all. I have also spoken with some others at large companies over the
past several weeks that feel like their concerns about WebID have not
been taken seriously and therefore, they've chosen not to participate in
this community.

The W3C's process is in place to prevent these things from happening...
it's not perfect, but to insinuate that it's not open is very far from
the truth.

Point #2: The "situation"

The only situation that I can see is one where Doug - who is a champion
for openness at the W3C and is fantastically gifted at seeing the
importance of new technologies and getting things done at W3C was placed
in a very uncomfortable position. He had no choice but to use his
precious time correcting a mis-informed invitation to the general public
to join a project review meeting that he had put together in order to
help WebID become accessible to a wider audience.

Doug's really helping WebID out here and the repayment for his
generosity was that more work was dumped on his lap. It would have been
good to extend him the private courtesy to see how we could have made
his life easier, not more difficult.

Point #3: WebID interests not being represented

As Doug mentioned, the project review meeting is on identity on the Web,
not specifically WebID. I think WebID is the best solution out there,
and I'll push that point, but that's not for me (nor W3C management) to
decide... it's for W3C's membership and the general public to decide.
I'm merely presenting the myriad of solutions to W3C to demonstrate that
this is an area of interest, should they have the time and resources to
pursue it at the moment (which they very well may not). As I mentioned
previously, I have been getting in touch with a number of people that
are concerned about identity on the Web - the OpenID folks, people at
big companies that have an interest in this technology, and others that
have had criticisms about WebID.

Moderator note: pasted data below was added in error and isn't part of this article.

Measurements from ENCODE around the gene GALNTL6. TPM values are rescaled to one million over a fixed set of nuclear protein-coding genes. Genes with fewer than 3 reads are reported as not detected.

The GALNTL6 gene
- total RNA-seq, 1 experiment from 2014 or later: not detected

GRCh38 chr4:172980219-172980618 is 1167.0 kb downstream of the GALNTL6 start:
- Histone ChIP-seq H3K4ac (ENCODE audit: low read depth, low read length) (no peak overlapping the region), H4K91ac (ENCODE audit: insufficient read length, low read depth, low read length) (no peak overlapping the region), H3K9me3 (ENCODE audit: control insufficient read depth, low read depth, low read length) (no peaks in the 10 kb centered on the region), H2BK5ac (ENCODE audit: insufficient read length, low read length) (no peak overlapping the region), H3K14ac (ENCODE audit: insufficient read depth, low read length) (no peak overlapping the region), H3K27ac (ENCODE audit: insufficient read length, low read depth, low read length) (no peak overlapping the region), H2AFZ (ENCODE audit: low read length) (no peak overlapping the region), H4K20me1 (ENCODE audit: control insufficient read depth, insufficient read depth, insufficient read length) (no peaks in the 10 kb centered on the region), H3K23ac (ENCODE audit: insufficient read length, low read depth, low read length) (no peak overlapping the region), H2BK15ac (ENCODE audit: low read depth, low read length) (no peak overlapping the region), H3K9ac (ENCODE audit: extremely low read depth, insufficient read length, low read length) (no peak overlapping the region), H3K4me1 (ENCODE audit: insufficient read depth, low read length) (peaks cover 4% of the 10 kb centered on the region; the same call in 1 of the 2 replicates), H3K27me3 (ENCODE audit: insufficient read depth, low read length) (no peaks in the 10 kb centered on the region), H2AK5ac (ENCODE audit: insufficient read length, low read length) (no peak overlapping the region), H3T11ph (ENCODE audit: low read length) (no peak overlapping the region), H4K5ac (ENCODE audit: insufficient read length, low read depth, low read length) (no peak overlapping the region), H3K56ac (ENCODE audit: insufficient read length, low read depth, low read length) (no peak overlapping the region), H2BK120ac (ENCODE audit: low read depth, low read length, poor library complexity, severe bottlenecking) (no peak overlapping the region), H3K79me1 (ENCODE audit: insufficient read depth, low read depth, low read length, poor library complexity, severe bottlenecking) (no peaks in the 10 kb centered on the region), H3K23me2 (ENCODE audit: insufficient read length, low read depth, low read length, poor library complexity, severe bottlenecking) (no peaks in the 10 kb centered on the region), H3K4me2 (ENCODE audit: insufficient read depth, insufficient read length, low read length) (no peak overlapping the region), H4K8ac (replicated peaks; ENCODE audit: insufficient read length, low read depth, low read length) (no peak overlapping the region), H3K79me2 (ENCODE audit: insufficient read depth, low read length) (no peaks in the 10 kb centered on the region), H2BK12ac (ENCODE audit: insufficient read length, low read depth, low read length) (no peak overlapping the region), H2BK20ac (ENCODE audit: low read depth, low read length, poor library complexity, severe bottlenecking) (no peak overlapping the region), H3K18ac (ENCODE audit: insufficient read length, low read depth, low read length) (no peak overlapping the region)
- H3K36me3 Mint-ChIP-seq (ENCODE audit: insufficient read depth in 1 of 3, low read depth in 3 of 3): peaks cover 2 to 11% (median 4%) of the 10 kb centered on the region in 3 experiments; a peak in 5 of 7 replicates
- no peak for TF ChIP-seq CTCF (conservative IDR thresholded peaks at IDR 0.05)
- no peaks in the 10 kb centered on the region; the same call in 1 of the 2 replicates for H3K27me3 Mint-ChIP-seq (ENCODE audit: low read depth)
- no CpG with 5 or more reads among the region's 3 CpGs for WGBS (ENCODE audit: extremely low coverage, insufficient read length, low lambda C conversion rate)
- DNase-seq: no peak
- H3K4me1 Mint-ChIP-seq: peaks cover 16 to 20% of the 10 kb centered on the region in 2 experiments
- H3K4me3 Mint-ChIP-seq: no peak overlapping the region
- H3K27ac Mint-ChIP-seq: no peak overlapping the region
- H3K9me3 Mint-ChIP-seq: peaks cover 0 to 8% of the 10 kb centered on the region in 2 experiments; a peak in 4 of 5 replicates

We should not only be concerned about WebID being represented well
(which it is - you'll be there, I'll be there), but also the WebID
alternatives such as OpenID and WebFinger as well. To ignore those
solutions would do a great disservice to the openness of specification
creation. We need to bring the OpenID and WebFinger communities closer
together when working on this stuff... not marginalize them by packing a
meeting with people that only represent WebID's view of the world.

> It is remarkable that the WebId protocol - the protocol to help
> people conduct business in private - is the one that we would never
> have discovered  had we not conducted our work in public.

This seems to insinuate that the "conducted our work in public" part is
going to go away. You know better than that, Henry.

> At our next WebId meeting we should discuss the issues of how we can
> legitimately represent the WebId community.

You seem to be implying that the WebID community is not being
legitimately represented at this point in time? Could you please
elaborate on that?

I'd rather keep discussions like this on the mailing list and spend the
precious time we have on the telecon discussing technical issues. Others
may feel differently, but discussions that are not purely technical in
nature, without a strict measurement of success, are rarely good
candidates for discussion on a telecon.

Speaking of which... we need to get together an agenda for the next
telecon, which is this coming Tuesday.

-- manu

Manu Sporny (skype: msporny, twitter: manusporny)
President/CEO - Digital Bazaar, Inc.
blog: WebID - Universal Login for the Web